Article by: Guayana Páez-Acosta
Photo: Beatriz Bellorin
Earlier this month the Council on Foundations and Foundation Center launched The State of Global Giving by US Foundations: 2011-2015 featuring a detailed overview of US giving trends.
The Report shows that Latin America received 7.7 per cent of US global giving with a decline in the 2011-2013 period which only slightly increased in 2015, and the Caribbean, on the other hand, received 1 per cent of US global giving. Overall, as we will discuss, this portrays Latin America as having less relevance from the US giving priority perspective.
US Foundations giving to Latin America and the Caribbean
The Bill & Melinda Gates Foundation plays a role in Latin America, though somewhat discreet compared to its share (51 per cent) in US foundations’ global giving, representing 11 per cent of the US funding channeled to the region and, slightly more, 24 per cent for the Caribbean. The Report goes onto highlighting that US funding continues to flow through intermediaries and a feature I find remarkably ironic, is that the three top recipient countries of US international giving are United States, Switzerland and United Kingdom (P.19), which brings up again a long-held debate on the need to localize aid. In addition, for Latin America, 60.7 per cent of the funding received was channeled through US-intermediaries, with only 20.2 per cent (grant dollars) going directly to Latin America- based NGOs and 1.8 per cent for ‘general support direct to local NGOs’. Mexico receives an important share (29 per cent) of the US giving aimed to the region, while in the Caribbean, 91 per cent of funding was channeled through US organisations and 37 per cent went to Haiti.
Overall, and despite geographical proximity and historical connections, from US international giving perspective, Latin America and the Caribbean represent a less relevant target beneficiary region.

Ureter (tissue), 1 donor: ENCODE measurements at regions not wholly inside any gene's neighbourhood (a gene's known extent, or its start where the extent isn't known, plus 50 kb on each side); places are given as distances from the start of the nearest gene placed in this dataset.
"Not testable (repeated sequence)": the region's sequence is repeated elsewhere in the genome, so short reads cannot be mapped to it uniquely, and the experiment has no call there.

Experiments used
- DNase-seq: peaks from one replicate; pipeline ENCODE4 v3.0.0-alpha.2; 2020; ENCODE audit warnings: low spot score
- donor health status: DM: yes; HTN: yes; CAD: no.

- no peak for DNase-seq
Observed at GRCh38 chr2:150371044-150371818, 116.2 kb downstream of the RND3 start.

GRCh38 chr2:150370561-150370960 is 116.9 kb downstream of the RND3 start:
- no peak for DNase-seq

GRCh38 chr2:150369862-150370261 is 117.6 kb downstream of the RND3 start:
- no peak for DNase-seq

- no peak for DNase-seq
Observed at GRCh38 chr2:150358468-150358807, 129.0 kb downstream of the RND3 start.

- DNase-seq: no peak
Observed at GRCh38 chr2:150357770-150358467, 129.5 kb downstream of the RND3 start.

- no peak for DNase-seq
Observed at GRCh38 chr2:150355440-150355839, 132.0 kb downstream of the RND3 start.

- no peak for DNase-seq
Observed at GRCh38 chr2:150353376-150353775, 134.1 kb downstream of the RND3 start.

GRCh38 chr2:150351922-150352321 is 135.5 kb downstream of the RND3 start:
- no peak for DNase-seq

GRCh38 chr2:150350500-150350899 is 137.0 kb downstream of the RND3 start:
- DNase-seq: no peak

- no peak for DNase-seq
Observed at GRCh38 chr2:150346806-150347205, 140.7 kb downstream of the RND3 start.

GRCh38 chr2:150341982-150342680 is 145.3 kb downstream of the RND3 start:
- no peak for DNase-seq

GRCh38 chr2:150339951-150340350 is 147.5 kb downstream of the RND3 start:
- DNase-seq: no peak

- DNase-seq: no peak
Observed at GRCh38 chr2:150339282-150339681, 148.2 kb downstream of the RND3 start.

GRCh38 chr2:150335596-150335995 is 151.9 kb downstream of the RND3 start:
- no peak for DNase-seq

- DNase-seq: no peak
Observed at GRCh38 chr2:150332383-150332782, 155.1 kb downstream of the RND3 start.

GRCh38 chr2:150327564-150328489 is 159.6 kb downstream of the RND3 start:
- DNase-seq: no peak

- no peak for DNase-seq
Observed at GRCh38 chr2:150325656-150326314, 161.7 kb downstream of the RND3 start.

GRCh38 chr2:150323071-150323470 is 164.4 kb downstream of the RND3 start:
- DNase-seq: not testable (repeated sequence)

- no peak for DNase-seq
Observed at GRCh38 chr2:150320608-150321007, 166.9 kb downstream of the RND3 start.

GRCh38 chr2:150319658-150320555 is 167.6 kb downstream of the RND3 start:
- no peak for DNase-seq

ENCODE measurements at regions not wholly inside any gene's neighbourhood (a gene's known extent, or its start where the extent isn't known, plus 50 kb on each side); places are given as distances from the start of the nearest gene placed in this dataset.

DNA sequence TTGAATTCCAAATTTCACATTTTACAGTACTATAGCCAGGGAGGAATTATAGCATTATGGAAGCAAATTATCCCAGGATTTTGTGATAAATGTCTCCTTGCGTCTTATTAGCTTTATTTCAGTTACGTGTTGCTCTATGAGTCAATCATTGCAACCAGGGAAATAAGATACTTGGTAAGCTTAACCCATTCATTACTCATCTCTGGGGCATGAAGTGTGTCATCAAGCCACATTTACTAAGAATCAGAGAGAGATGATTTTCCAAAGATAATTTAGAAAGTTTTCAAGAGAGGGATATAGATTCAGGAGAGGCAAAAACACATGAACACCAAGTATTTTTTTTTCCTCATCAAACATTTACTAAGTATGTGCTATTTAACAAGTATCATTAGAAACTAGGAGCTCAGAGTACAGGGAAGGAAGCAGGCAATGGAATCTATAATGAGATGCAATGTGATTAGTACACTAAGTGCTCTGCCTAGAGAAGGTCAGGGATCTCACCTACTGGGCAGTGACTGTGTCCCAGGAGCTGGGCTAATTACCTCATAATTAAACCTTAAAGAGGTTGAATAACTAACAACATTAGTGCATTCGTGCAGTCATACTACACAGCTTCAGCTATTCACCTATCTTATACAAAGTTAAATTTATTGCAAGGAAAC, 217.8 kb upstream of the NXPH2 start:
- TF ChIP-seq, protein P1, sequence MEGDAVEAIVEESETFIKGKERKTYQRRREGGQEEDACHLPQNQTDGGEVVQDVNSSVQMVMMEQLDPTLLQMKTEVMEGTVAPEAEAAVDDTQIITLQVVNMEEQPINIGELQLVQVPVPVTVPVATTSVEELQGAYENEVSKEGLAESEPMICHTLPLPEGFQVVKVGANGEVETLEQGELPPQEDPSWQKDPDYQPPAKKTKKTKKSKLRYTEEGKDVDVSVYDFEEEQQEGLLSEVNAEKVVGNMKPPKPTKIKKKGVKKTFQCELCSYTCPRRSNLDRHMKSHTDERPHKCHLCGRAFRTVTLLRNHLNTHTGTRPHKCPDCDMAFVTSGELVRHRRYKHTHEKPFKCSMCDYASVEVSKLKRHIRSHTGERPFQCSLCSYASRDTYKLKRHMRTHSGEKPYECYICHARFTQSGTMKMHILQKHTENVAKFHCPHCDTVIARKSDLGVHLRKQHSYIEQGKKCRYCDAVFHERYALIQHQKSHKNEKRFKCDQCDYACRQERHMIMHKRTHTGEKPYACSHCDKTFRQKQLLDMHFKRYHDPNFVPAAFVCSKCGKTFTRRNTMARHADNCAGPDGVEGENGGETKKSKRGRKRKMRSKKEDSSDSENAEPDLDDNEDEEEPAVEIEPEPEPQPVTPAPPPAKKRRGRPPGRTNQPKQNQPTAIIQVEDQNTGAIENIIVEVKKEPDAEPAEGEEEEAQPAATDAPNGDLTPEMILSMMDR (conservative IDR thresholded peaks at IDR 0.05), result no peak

Latin America as Recipient of International Aid and Philanthropy Funding
On the contrary, for Latin America, US private philanthropy has remained an important source of funding as well as of technical and networking assistance for civil society organisations in many Central American and Andean countries, and to a lesser extent in countries south of South America.
Latin America had already experienced a sharp decline in international cooperation from US Cooperation Agencies and Multilateral Banks, since they have either favored more severely poverty-stricken regions (i.e. Africa and Asia) or have been banned by left-leaning Governments of the region on the grounds of representing US Government interests in Latin America; particularly, in the last 15 years, such has been the case in Venezuela, Bolivia, Ecuador, Argentina, and to some extent in Central America.
As one might conclude, this naturally increases the partnership value placed by recipient organisations of Latin America in their US Private Foundation counterparts and in international Private Foundations as a whole.
What role has Philanthropy played?
Philanthropy funding has been critically important for the region as it has largely gone onto supporting civil society organisations that work on issues that are less appealingto the private sector and its corporate social responsibility initiatives, as well as governments, yet it is essential in a region where inequality, and social and economic exclusion continue to challenge our societies as a whole. An active, strong, vibrant civil society directly speaks of the level of health of any democratic system, thus keeping organised civil society going strong is significant, more so in a region characterized by the increased lack of trust in political parties and unstable democracies overall.
An emerging Philanthropy paradigm
All these factors combine to place more importance in the need for what I like to call an emerging philanthropy paradigm and solidarity-based innovation sector; one that exists alongside international private funding, and local well-established ever growing private social investment initiatives, that calls for a home-grown, diverse and culturally sensitive way of understanding and expressing philanthropy efforts. Having this in place, as some developing initiatives seem to demonstrate, would speak of a more complex, philanthropy-driven ecosystem and should make us feel optimistic.
However, in the short and medium-term, the challenge remains conterbalancing the declining trend of the influx of US philanthropy funding to Latin America, and all other international funding for that matter, while social and economic conditions and needs continue to be pressing.
Guayana Paez-Acosta is the Founder & CEO of Athena – Lab for Social Change, and a founding member of the Regional Group for Philanthropy in Latin America